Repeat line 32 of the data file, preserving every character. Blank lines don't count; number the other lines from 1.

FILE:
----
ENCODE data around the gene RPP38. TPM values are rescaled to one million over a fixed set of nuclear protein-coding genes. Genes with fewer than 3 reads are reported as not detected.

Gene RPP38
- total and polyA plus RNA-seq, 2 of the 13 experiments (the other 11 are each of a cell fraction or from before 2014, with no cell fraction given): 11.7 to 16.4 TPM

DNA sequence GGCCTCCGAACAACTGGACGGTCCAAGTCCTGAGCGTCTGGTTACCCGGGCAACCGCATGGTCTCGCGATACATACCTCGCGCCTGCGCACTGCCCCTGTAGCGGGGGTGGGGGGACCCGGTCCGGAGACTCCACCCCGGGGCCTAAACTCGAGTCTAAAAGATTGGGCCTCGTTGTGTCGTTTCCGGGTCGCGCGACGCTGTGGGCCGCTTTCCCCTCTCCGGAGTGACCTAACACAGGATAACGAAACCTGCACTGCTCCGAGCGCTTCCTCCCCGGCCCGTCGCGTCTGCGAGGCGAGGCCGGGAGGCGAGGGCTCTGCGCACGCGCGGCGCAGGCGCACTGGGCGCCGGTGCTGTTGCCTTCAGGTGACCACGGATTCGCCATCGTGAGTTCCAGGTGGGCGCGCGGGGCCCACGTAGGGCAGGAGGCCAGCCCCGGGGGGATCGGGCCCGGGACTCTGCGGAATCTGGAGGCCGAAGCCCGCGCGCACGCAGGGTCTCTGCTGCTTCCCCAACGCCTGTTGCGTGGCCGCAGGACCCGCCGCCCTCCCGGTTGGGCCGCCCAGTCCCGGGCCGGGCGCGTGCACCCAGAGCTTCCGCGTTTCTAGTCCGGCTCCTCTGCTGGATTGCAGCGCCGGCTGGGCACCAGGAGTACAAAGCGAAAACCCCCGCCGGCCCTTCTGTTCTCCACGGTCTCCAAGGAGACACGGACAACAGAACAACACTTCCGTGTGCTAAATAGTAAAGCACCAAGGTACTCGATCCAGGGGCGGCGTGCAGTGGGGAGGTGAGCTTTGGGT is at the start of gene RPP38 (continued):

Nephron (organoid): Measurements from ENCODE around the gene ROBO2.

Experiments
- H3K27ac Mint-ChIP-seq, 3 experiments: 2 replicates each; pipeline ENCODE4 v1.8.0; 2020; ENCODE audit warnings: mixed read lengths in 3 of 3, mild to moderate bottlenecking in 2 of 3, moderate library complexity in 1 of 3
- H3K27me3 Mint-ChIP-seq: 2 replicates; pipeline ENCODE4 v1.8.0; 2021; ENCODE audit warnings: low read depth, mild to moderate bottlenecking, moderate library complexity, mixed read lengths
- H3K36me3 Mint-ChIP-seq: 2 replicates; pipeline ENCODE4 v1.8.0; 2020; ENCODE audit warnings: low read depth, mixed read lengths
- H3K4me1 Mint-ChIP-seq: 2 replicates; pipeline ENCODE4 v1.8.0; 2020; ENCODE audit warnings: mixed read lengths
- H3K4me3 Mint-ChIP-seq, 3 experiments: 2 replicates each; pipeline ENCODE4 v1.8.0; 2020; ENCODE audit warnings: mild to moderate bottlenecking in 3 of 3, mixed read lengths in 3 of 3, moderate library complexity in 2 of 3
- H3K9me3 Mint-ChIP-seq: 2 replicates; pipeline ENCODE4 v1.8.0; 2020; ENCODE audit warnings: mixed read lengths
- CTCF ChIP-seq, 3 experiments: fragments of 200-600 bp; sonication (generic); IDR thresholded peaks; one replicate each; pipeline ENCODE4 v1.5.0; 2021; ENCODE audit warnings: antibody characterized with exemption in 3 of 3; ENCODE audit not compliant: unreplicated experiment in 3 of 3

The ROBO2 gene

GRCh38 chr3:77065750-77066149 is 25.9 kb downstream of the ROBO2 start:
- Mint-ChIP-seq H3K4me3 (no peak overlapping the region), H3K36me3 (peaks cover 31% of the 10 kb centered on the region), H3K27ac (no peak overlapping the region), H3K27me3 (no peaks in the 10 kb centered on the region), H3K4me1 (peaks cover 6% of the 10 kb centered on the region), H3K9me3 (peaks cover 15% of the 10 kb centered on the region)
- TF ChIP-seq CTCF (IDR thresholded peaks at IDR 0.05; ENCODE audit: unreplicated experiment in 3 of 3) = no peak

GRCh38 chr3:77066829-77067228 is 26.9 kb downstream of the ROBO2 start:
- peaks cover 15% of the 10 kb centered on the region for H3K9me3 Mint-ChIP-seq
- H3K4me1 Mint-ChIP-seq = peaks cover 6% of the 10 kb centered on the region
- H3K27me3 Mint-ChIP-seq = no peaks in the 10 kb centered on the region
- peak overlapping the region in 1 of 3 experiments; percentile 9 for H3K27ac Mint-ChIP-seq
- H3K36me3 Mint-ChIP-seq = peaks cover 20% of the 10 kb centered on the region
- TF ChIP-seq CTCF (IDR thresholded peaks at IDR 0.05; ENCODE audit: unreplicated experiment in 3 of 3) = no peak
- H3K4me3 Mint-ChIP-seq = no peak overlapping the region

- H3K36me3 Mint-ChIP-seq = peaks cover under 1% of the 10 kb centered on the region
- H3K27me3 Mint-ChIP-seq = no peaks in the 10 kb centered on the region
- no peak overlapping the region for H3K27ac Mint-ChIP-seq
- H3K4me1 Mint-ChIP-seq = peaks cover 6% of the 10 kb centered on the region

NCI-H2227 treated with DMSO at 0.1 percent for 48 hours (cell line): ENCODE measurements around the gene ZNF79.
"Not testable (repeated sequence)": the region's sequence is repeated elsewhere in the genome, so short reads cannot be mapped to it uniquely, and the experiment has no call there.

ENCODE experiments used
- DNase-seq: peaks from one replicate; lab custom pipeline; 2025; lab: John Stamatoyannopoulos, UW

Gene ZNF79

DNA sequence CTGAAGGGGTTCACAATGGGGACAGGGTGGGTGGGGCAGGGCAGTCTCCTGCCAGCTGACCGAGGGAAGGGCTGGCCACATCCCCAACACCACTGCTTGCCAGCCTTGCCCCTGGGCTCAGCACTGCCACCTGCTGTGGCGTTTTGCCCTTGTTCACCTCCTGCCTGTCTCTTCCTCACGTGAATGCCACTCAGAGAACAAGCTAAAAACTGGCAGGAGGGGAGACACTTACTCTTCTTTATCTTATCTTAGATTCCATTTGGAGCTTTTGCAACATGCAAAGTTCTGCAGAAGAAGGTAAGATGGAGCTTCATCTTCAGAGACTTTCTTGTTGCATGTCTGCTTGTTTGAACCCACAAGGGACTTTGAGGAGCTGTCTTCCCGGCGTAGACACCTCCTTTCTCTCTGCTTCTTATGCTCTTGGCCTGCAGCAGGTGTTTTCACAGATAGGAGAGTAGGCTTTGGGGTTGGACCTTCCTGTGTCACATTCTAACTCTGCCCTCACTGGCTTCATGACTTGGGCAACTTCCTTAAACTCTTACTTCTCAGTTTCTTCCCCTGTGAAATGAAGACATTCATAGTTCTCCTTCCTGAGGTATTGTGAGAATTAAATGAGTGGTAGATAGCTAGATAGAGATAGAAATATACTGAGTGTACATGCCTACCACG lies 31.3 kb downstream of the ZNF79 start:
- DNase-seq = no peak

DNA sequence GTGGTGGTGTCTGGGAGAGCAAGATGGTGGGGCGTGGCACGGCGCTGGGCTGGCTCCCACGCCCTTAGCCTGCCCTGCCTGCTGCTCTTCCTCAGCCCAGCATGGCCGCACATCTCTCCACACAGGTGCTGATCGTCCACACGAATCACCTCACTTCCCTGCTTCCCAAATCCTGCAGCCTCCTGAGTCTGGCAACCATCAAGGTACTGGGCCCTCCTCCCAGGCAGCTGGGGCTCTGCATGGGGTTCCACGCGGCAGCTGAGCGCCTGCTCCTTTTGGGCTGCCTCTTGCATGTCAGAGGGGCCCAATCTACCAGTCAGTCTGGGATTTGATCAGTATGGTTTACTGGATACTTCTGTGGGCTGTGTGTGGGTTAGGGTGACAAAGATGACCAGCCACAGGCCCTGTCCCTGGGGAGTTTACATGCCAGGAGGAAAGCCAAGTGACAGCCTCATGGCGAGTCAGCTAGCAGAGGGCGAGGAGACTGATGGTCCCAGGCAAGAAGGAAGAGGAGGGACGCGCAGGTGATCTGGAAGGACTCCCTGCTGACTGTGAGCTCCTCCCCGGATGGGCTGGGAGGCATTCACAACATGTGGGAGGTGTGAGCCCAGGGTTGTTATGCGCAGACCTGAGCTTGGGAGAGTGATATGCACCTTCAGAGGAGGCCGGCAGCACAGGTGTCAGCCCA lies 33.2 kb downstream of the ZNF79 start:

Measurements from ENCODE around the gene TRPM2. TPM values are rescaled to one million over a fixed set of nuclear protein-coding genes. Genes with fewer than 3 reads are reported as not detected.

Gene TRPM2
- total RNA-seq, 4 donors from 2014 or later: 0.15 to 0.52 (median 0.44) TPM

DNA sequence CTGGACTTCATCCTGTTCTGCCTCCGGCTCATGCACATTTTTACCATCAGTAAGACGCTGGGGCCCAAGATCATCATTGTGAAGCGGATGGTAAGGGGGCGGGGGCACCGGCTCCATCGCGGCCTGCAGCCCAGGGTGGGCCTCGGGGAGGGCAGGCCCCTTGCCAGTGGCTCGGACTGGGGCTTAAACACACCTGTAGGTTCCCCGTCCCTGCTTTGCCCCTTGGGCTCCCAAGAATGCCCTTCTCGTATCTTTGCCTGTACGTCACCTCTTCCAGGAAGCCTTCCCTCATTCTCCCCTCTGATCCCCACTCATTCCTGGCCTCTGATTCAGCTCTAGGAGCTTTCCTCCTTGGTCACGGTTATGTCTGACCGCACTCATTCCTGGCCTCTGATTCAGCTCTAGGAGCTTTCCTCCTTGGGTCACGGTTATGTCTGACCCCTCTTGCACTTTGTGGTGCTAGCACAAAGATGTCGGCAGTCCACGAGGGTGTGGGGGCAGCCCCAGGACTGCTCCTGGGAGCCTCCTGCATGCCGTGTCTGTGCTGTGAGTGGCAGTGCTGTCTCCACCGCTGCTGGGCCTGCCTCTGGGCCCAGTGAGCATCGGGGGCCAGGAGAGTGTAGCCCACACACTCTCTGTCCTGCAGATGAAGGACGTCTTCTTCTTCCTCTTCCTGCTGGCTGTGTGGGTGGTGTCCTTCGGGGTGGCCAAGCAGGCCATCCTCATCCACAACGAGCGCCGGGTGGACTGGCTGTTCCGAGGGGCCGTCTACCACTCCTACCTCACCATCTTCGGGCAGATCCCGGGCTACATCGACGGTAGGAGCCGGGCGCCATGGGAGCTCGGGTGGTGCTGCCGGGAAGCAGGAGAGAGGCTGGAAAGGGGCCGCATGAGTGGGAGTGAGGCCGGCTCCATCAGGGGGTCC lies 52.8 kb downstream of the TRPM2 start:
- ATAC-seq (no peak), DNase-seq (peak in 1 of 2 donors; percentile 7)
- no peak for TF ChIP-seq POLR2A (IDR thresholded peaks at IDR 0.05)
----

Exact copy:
ENCODE experiments used